place of Mr. Clarke's Bath stone. The original P.S.-I find in the paper above referred to the meddled with in the present restoration.

1291-4 stone left in by Mr. Clarke will not be usually accepted statement that “wherever the

J. TYDEMAN. body of the queen rested in its way to interment the king afterwards caused a cross to be erected." Consult the Antiquary for this month, p. 27. A note, however, by the editor of the 'Annals of

HIC ET UBIQUE. England' states, These are not tokens of the affection of her husband, as usually supposed, but find the word bora in Dr. Murray's ' Dictionary.' It

EPITAPH (7th S. vi. 25).—MR. Pierpoint will were erected by her executors in compliance with is marked as not naturalized. Its derivation is not directions in her will.” Is this generally recognized free from difficulty. Mr. Robert H. Scott, in his now as the fact ?

' Elementary Meteorology,' says : “The Bora of In answer to Crux allow me to say that the dif- Trieste and Dalmatia is known as a furious northerly ference of opinion as to who designed and built the wind, at the former locality sweeping down off the very proportionate and artistic monument at Walt- high plateau of Carinthia.”—P. 292. AstaRTE.


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HUSSAR PELISSE (7th S. v. 287, 354, 398 ; vi. ally draw from Lancashire. Nevil, Earl of War16). — In 1458 Mathias Corvinus, King of Hungary wick, is in the pedigree of the Birches, and was and Bohemia, formed a corps of light cavalry selected used as a Christian name, and being left aside by from among the nobles, one man from every twenty them was taken up by the Macreadys. Edward families. They seem to have been formidable Nevil Macready was a brother of W. C. Macready. troops, making long and rapid marches. Each In the Sunday Times of July 28 there was a chapter man wore a tiger's skin slung from his shoulders, on Macready, called ' Macrediana.' which he shifted from side to side according as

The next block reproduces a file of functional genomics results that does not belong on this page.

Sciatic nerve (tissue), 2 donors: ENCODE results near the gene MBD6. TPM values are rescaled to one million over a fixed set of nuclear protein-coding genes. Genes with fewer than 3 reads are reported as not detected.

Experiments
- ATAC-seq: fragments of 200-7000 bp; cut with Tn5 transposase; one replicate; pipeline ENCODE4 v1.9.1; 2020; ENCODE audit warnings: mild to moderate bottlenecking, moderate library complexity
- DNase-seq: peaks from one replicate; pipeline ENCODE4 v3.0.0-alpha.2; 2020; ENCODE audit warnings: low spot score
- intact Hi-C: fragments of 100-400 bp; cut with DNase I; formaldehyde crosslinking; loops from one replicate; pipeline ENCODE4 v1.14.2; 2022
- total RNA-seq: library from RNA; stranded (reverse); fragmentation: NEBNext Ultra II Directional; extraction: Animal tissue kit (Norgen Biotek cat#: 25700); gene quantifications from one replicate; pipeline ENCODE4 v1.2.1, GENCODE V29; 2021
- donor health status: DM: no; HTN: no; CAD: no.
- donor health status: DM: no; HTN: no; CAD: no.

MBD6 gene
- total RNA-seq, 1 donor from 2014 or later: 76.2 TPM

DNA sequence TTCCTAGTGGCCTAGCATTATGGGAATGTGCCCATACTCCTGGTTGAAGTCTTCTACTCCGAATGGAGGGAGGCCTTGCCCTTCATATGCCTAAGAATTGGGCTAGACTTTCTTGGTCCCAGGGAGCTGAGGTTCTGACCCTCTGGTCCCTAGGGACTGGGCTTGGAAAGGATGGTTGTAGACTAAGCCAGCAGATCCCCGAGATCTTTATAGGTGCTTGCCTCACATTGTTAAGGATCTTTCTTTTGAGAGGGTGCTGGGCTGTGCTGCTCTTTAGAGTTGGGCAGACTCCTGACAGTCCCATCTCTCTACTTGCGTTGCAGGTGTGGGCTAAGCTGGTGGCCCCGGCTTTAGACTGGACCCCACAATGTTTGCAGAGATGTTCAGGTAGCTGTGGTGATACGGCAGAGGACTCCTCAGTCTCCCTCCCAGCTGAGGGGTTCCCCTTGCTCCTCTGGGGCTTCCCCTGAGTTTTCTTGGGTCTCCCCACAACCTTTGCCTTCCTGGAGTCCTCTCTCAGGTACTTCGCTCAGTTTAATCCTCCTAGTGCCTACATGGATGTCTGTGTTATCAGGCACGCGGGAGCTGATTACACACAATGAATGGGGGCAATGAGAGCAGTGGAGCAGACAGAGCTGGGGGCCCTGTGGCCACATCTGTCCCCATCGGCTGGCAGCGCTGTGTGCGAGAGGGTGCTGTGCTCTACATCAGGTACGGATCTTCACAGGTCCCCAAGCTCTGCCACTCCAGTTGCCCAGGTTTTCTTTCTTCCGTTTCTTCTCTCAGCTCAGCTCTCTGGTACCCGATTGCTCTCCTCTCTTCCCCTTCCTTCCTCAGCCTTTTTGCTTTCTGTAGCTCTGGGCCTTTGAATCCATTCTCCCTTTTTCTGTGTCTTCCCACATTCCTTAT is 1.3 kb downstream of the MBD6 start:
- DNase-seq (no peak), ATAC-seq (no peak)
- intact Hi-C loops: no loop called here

W. J. BIRCH. the wind blew. John CAURCHILL SIKES. 50, Agate Road, The Grove, Hammersmith, W.

DEATH OF CHARLES I. (7th S. vi. 9, 56).-In

the account of the last hours of Charles I. conThere is no regiment of British cavalry wearing tained in Kennet's 'History of England' (1719), the "empty sleeve jacket.” The officer referred to vol. iii. pp. 186-8, there is no mention of any by A. B. represented in the picture was probably friends with the king but Mr. Herbert and Dr. in the suite of one of the foreign princes present at Juxon, Bisbop of London. When summoned to the Jubilee celebration. ONESIPHORUS. proceed to Whitehall, CARADOC, OR CARACTACOS (7th S. v. 387; vi. where several Companies of Foot were drawn up, and

“the king pass'd through the Gardens into the Park, 13). —Cradock or Caradoc was the surname of the made a Guard on each side, the Bishop walking on the Lords Howden, a title now extinct; and I find that King's Right-hand, and Colonel Thomlinson (who had Debrett (I refer to the old and genuine edition) charge of him) on bis Left.” states" His Lordship’s family is of ancient Welsh When he was called to go on the scaffold "the origin, claiming descent from Caradoc and the Bishop and Mr. Herbert weeping fell upon their ancient princes of Wales." What truth was there knees.” On the scaffold the king, “taking off his in this claim? Sir Bernard Burke says nothing Cloak and George, delivered his George to the about it, carrying the pedigree no higher than the Bishop, saying, "Remember.'” “An order was first lord's father, who was Archbishop of Dublin authorise Mr. Herbert and Mr. Mildin 1772-8.